//ENIGMA=390625, PRIME=71023, MIND=2094
// Run Time = 11 msec

//ENIGMA = 390625, PRIME = 81023, MIND = 2094
//Run Time = 11 msec

```
• Jim Randell 29 July 2016 at 6:24 pm

It’s always interesting to see solutions in different programming languages. I managed to get it compiled and running on my Raspberry Pi (by installing the mono-gmcs package – I expect it’s somewhat easier on a machine running Microsoft Windows). But it turned out to run about 10× slower than my Python solution, so I’ll probably not be switching over to C#.

• geoffrounce 30 July 2016 at 8:06 pm

Yes,it was easy to compile and run it with Windows 10 and Visual Studio 2015.

One can also run Python under VS 2015 with Python Tools for Visual Studio (PTVS) but I have not explored this add-on in detail. Interesting video on YouTube for PTVS here:

Out of interest I also coded this Enigma in Visual Basic, also in VS 2015. Interesting result was that I found solutions with four different prime numbers, other results being the same. It has same run time as C# version..

```Module Module1

Function isPrime(ByVal num As Integer) As Boolean
If num Mod 2 = 0 Then
Return num = 2
End If

Dim i, boundary As Integer
boundary = Math.Floor(Math.Sqrt(num))

For i = 3 To boundary Step 2
If num Mod i = 0 Then
Return False
End If
Next

Return True
End Function

Sub Main()
' Create new Stopwatch instance.
Dim watch As Stopwatch = Stopwatch.StartNew()

Dim E, N, I, G, M, A, P, D, R As Integer
Dim ENIGMA, PRIME, MA, MIND As Integer

' Get different digits for different letters E, N, I, G, M, A, D, P And R
For E = 1 To 9
For N = 0 To 9
If N = E Then Continue For
For I = 0 To 9
If I = N Or I = E Then Continue For
For G = 0 To 9
If G = I Or G = N Or G = E Then Continue For
For M = 1 To 9
If M = G Or M = I Or M = N Or M = E Then Continue For
For A = 0 To 9
If A = M Or A = G Or A = I Or A = N Or A = E Then Continue For

' Calculate MA and ENIGMA
MA = 10 * M + A
ENIGMA = 100000 * E + 10000 * N + 1000 * I + 100 * G + 10 * M + A
For D = 1 To 9
If D = A Or D = M Or D = G Or D = I Or D = N Or D = E Then _
Continue For

'Check ENIGMA = MA ^ D
If ENIGMA = Math.Pow(MA, D) Then
For P = 1 To 9
If P = A Or P = M Or P = G Or P = I Or P = N Or P = E _
Then Continue For
For R = 0 To 9
If R = D Or R = P Or R = A Or R = M Or R = G Or R = I _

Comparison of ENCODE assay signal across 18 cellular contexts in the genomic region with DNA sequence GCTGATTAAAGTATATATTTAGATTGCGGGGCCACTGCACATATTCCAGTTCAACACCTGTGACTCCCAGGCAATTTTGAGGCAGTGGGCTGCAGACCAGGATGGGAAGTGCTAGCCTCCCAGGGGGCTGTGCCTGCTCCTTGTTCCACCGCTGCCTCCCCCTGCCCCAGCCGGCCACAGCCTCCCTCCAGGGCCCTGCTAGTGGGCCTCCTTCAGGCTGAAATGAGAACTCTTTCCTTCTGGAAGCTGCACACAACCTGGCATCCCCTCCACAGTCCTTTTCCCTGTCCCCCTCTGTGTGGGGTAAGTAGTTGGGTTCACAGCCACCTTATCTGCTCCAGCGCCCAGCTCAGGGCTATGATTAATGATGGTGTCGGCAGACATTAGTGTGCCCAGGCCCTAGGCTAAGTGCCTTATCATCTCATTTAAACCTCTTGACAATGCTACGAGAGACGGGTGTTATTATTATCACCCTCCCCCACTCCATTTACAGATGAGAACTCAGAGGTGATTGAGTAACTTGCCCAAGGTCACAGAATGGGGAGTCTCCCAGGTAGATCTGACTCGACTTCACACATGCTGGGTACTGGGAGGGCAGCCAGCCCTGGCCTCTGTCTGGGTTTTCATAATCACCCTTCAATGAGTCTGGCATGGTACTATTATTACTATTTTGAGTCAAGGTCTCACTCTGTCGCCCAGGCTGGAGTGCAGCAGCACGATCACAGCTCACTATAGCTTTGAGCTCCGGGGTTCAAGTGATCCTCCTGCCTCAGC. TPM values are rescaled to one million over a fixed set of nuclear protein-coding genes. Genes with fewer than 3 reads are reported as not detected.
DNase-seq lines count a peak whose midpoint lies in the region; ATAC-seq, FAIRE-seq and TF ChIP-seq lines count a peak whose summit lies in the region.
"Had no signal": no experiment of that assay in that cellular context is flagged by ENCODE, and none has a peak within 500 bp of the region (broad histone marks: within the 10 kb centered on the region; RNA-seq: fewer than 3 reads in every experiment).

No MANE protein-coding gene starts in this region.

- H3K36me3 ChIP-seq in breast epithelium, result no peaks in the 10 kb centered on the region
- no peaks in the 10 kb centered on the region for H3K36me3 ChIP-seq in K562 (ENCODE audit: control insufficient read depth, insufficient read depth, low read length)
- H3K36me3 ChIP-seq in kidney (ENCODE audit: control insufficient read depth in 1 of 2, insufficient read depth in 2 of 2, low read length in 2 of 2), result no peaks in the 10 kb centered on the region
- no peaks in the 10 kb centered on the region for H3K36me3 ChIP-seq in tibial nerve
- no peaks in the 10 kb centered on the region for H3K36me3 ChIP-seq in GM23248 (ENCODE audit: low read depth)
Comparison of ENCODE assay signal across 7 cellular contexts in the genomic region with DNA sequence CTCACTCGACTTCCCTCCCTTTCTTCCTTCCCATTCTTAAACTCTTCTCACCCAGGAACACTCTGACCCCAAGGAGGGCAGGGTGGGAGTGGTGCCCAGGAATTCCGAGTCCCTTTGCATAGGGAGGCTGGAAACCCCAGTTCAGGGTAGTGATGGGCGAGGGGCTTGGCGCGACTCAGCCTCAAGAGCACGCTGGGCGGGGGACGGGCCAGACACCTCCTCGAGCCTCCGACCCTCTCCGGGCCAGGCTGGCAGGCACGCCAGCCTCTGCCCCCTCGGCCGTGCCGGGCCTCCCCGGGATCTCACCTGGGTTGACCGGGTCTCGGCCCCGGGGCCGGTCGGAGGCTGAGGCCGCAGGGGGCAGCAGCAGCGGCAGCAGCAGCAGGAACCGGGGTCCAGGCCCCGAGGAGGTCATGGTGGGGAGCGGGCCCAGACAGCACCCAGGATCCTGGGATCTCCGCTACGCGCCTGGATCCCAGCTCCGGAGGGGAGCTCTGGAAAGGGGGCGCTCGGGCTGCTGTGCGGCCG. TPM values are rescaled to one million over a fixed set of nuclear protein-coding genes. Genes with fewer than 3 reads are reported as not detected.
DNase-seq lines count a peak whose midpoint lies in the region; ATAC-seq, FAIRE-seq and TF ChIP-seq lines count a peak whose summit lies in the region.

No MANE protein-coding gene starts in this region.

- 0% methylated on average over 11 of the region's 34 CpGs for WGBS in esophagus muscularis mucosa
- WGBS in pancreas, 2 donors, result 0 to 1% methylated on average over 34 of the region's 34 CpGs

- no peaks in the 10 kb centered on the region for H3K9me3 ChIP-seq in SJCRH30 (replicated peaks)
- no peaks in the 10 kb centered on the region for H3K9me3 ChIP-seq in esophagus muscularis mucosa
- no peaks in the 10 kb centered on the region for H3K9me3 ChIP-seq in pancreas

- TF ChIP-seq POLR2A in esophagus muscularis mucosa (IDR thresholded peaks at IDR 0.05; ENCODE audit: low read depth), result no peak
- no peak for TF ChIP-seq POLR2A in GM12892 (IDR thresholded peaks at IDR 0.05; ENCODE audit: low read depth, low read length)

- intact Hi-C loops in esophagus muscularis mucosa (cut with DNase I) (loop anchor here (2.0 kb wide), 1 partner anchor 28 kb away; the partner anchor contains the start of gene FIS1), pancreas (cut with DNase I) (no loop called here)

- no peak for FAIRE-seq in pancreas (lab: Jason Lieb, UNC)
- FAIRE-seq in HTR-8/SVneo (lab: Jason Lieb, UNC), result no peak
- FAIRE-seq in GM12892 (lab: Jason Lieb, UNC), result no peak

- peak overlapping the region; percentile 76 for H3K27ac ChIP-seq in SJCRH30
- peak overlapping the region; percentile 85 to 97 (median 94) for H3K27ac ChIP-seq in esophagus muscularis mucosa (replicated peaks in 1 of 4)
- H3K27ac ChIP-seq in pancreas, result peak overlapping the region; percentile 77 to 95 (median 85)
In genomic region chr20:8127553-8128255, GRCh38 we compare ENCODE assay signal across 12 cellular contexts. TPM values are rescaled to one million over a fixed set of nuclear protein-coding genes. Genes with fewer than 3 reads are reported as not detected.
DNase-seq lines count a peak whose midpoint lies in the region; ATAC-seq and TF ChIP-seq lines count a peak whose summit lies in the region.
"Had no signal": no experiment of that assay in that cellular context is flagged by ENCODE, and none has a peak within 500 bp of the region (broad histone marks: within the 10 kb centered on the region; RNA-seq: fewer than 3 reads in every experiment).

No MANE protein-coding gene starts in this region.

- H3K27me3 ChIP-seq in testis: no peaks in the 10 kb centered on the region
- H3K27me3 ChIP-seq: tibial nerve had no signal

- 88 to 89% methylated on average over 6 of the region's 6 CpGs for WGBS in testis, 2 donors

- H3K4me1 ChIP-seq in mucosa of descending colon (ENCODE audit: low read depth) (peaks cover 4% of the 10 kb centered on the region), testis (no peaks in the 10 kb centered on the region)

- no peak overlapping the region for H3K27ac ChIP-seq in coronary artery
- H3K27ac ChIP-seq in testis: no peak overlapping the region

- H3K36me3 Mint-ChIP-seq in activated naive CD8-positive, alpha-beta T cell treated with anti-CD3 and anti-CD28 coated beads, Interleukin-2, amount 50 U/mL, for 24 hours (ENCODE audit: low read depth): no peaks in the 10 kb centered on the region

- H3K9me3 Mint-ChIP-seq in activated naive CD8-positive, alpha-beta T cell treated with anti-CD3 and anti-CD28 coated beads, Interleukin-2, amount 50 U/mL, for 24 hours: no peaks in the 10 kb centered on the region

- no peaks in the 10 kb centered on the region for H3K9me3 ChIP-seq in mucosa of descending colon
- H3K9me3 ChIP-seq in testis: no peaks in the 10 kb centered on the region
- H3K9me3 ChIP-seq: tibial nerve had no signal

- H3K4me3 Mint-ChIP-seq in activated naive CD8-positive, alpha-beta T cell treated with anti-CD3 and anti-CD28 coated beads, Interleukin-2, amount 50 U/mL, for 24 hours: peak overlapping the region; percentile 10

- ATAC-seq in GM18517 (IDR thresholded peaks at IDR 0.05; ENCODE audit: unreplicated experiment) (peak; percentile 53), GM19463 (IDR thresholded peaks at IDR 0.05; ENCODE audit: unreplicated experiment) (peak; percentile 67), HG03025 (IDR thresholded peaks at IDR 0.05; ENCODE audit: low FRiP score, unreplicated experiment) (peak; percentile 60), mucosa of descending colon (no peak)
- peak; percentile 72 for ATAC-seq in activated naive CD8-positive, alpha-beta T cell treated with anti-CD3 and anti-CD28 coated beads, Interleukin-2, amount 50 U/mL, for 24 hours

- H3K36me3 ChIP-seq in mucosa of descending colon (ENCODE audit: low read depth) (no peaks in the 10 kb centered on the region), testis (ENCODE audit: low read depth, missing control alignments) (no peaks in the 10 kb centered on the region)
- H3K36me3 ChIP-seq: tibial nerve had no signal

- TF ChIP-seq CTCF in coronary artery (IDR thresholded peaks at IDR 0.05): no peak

Or R = N Or R = E Then Continue For
PRIME = 10000 * P + 1000 * R + 100 * I + 10 * M + E

'Check PRIME is a prime number
If isPrime(PRIME) Then
MIND = 1000 * M + 100 * I + 10 * N + D
Console.WriteLine("ENIGMA = {0}, PRIME = {1}, MA = {2},_
D = {3}, MIND = {4}", ENIGMA, PRIME, MA, D, MIND)
watch.Stop()
Console.WriteLine(watch.Elapsed.TotalMilliseconds)
Console.ReadLine()  ' freeze console screen
End If
Next R
Next P
End If

Next D
Next A
Next M
Next G
Next I
Next N
Next E

End Sub

End Module
'Output - 4 values for PRIME
'------
'ENIGMA = 390625, PRIME = 41023, MA = 25, D = 4, MIND = 2094
'ENIGMA = 390625, PRIME = 48023, MA = 25, D = 4, MIND = 2094
'ENIGMA = 390625, PRIME = 71023, MA = 25, D = 4, MIND = 2094
'ENIGMA = 390625, PRIME = 81023, MA = 25, D = 4, MIND = 2094
'Run-Time = 11 msec
```
3. Naim Uygun 6 September 2014 at 8:45 pm
```
#Answer: ENIGMA= 390625  MA= 25  D= 4  MIND= 2094
def asal(x):
if x<2: return 0
if x in [2,3,5,7]: return 1
w=int(x**0.5)+2
for q in range(2,w):
if x%q==0: return 0
return 1

from itertools import permutations
for e,n,i,g,m,a,d,p,r in permutations("0123456789",9):
#if '0' in [e,m,d,p]:continue
enigma=e+n+i+g+m+a
ma=m+a
if int(ma)**int(d) != int(enigma): continue
prime=int(p+r+i+m+e)
if asal(prime)==1:
print("ENIGMA=",enigma," MA=",ma, " D=",d," MIND=",m+i+n+d)
#break
```
4. Brian Gladman 9 September 2014 at 3:40 pm
```from itertools import permutations

pr = (2, 3, 5, 7, 11, 13, 17)
pr = pr + tuple(x for x in range(19, 317, 2) if all(x % p for p in pr))

# choose non-zero digits for M and A
for M, A in permutations(range(1, 10), 2):
ma = 10 * M + A
# try D values that can give a 5 digit ENIGMA value
for D in range(3, 6):
enig, r = divmod(ma ** D, 100)
# look for values such that ENIGMA = MA ** D
if r == ma and 1000 < enig < 10000 and D not in (M, A):
E, N, I, G = t = tuple(int(x) for x in str(enig))
mind = 1000 * M + 100 * I + 10 * N + D
# check that digits assigned so far are all different and
# that E is odd (because it is the lowest diigit of PRIME)
rem_ltrs = set(range(10)) - (set(t) | set((M, A, D)))
if E % 2 and len(rem_ltrs) == 3:
# select the digits for P and R from those unused so far
for P, R in permutations(rem_ltrs, 2):
prime = 10000 * P + 1000 * R + 100 * I + 10 * M + E
# check that PRIME is prime
if all(prime % p for p in pr):
fs = 'MIND = {}, PRIME = {}, ENIGMA = {} = {}^{}'
print(fs.format(mind, prime, 100 * enig + ma, ma, D))
```